Jeff and I love to make coffee at home. We like going out for coffee too, but we need that first cup at home to wake up enough to go out to get more.   When we moved into this apartment in Salta the first thing we did was buy a coffee maker. The second thing we did was buy the 100% Arabica coffee beans.

When we went back to the store 3 days later for more, the store was out — of all Arabica beans.   Now hardcore travelers would just switch to robusto or instant. Hardcore travelers wouldn’t even be drinking coffee, they’d be drinking yerba mate out of gourds.  But, we’re not hardcore.

Part of traveling is adapting. We’ve adapted to a different language, customs, weather, foods, and scenery.   But for some reason, we just can’t do it with the coffee.   We need good beans that we can brew at home.

We actually did try several emergency options.  We found an ancient jar of instant in the cabinet.

We tried robusto beans.

And then we pretty much freaked out. We were dead set on finding those beans. It put us on a 2 day, 4 mile, 5 supermarcado  brew at home odyssey to all the supermarcdos in Salta.

stop #1

Finally, at the last of the big supermarkets, we found them –  Arabica beans without sugar or cardamon added.   Was it worth it? (I’m taking a sip of coffee as I type) Yes.

We can go without peanut butter, chocolate chip cookies, Pop Chips, The Daily Show, Washington wine, cottage cheese, Kinetix bars, margaritas, Chinese food, all our family, all our friends, my income and the entire English lanugage, but 100% Arabica beans to brew at home? No way.

Staying in Salta

I’m relieved and happy to report that we really love the city of Salta and plan to stay for awhile. After dragging all our suitcases onto the wrong bus to Salta, I really don’t want to go anywhere else for awhile.

Here is my top ten list of what I love about Salta:

1. Beautiful City – there are colonial buildings, parks with palm trees and mountains in the distance.

2. Amazing apartment – I’m sure hardcore travelers/expats can live anywhere, but we’re not hardcore.  We need a nice place with the internet, a couch, and big bed.   We got so lucky with the apartment we’re renting. It has all those things and an amazing deck with a jacuzzi.

view from our apartment

3. Nice people – the people here are super friendly and patient with my lack of Spanish.   The cheek kiss is popular. I find myself cheek kissing 2-3 people a day. (not including Jeff).

4. Small city feel. There are 500,000 people here, but horse drawn carts still go down our street. This one unfortunately had a megaphone.

5. Empanadas (and other delicious foods)

Humita - tamale-like corn dish

6. Good cycling for Jeff -Jeff’s found a great group of guys to ride with.

7. Yerba Mate – we see the gourds everywhere and bags of it sold at the grocery stores. I bought some in tea bags to start.  Tastes good but leaves a nasty green ring in the cup.

8. Interesting cultural stuff – honestly, we haven’t done anything cultural yet.  But here’s a guy just hanging out in a full gaucho outfit talking to someone on a bike.  I’m sure he’s dressed up for a tourist activity, but you have to love the pants.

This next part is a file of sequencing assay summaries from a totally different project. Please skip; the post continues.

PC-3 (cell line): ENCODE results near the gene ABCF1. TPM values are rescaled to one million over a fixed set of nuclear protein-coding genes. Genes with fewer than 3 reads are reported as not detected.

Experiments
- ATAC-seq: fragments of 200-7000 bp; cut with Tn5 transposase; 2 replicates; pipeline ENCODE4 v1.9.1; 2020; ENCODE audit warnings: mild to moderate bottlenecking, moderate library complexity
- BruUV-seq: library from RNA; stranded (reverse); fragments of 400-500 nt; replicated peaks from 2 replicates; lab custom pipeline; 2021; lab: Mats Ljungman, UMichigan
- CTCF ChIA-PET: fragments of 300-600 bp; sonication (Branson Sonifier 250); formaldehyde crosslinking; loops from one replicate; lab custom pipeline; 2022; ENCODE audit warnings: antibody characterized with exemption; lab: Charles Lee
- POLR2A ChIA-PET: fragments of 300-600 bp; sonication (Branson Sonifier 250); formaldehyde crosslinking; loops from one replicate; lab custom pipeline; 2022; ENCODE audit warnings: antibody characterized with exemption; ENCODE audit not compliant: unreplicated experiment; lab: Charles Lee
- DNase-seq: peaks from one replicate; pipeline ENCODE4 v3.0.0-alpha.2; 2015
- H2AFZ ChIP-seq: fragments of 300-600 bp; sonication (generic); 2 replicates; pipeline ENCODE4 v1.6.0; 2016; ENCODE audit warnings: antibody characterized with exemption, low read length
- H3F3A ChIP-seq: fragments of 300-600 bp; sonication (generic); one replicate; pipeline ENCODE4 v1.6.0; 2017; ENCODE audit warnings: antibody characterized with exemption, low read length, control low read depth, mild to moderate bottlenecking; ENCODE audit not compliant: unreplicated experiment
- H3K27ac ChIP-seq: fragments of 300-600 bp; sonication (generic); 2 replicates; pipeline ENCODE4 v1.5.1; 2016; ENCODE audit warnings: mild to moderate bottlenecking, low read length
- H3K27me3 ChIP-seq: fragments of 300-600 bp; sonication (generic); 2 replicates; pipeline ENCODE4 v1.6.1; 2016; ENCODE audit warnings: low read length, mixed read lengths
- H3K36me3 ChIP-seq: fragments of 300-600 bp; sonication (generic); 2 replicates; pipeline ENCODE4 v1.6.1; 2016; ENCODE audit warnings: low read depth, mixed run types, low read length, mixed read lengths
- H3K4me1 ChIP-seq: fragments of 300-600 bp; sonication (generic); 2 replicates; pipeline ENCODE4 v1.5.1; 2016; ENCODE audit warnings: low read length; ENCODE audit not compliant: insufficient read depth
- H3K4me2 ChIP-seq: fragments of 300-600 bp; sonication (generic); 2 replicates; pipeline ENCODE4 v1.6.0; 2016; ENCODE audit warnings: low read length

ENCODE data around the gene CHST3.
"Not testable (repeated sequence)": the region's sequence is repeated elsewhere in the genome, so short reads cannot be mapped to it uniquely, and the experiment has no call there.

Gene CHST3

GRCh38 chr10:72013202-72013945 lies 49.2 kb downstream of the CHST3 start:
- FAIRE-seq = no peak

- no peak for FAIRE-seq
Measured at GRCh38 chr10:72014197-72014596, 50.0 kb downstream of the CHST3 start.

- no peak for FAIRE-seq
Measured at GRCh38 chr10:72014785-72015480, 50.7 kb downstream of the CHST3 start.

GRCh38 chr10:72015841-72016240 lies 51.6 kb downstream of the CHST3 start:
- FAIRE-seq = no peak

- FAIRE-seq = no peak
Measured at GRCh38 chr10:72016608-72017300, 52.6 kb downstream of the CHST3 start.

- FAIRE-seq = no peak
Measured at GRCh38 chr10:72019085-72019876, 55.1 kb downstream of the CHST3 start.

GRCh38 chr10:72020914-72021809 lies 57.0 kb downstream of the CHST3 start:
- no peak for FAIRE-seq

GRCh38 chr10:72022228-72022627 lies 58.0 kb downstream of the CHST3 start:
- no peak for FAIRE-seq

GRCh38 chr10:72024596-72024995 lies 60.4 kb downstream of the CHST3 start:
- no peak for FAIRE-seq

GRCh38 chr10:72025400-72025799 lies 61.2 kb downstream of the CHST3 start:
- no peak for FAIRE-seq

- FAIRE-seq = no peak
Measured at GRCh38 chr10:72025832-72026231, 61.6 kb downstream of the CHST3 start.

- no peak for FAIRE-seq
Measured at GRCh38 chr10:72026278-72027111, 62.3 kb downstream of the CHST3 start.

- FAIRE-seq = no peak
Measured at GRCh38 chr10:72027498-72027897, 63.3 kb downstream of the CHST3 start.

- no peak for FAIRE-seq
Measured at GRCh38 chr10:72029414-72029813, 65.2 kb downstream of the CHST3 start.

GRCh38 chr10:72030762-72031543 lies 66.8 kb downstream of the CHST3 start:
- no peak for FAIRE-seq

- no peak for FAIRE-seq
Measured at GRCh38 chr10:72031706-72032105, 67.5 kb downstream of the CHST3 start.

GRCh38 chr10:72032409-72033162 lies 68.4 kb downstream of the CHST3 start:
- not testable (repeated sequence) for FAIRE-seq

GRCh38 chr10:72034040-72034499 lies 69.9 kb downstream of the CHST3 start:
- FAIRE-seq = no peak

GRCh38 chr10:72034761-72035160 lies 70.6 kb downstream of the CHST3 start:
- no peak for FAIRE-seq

9. Wine – The town of Salta is in the province of Salta which is known for high altitude wine.  So far all the wine we’ve tried from this area has been good.  We’re hoping to do some trips out to the vineyards soon.

10. Three alfajores for a peso –  How can you not love a town where the bakery down the street sells 3 alfajores (two shortbread cookies with dulce de leche in between) for a peso, the equivalent of a quarter.  And, the nice older couple that own the store talk to me in Spanish every time I go in.

What I don’t like about Salta:

1. Rain – turns out January and February are the rainy season.  Seems like we left Seattle’s rainy winter to go to Salta’s rainy summer.  Ironic isn’t it?

2. Lack of Veggie Variety – this idea of eating what’s local is great until you actually are in a place where you can only get local vegetables.  I dream of  a produce aisle filled with vegetables shipped in from all over the world, carbon footprint be damned.

3. Lack of good coffee – there are lots of places to go out and get good coffee, very hard to buy good beans in the grocery stores.  Instant and robusto beans yes, Arabica not so much.

Luckily, the dislike list is short, and who knows, dislike #3 might just get us to switch to yerba mate full time.

Recoleta Cemetery – Evita’s tomb

not Evita's tomb

After almost a month in Buenos Aires we finally mastered the local bus system.  We caught the correct bus going the correct way and got to the Recoleta cemetery in 5 minutes.

This cemetery is as beautiful as the other one we visited. There are amazing tombs with incredible statues.   This one, however, is smack dab in the middle of the Recoleta neighborhood, so it’s surrounded by tall, modern buildings.

not Evita's tomb

The entire cemetery is interesting, but the most famous person buried there, at least for us American tourists, is Evita Peron.    We wandered around in the searing heat looking for her tomb.  I assumed it would be grand, with giant statues and overflowing with flowers and admirers.  Turns out her tomb is quite simple. Her family’s crypt is in the middle of a long row or other tombs.  The flowers and smattering of other tourists were the things that kept us from walking right by.

Eva Durante Peron's tomb

Afterward, we stopped for coffee and alfajores (sandwich cookie filled with dulce de leche).  While Evita’s tomb was smaller than I expected, the coffee and dulce de leche lived up to expectations.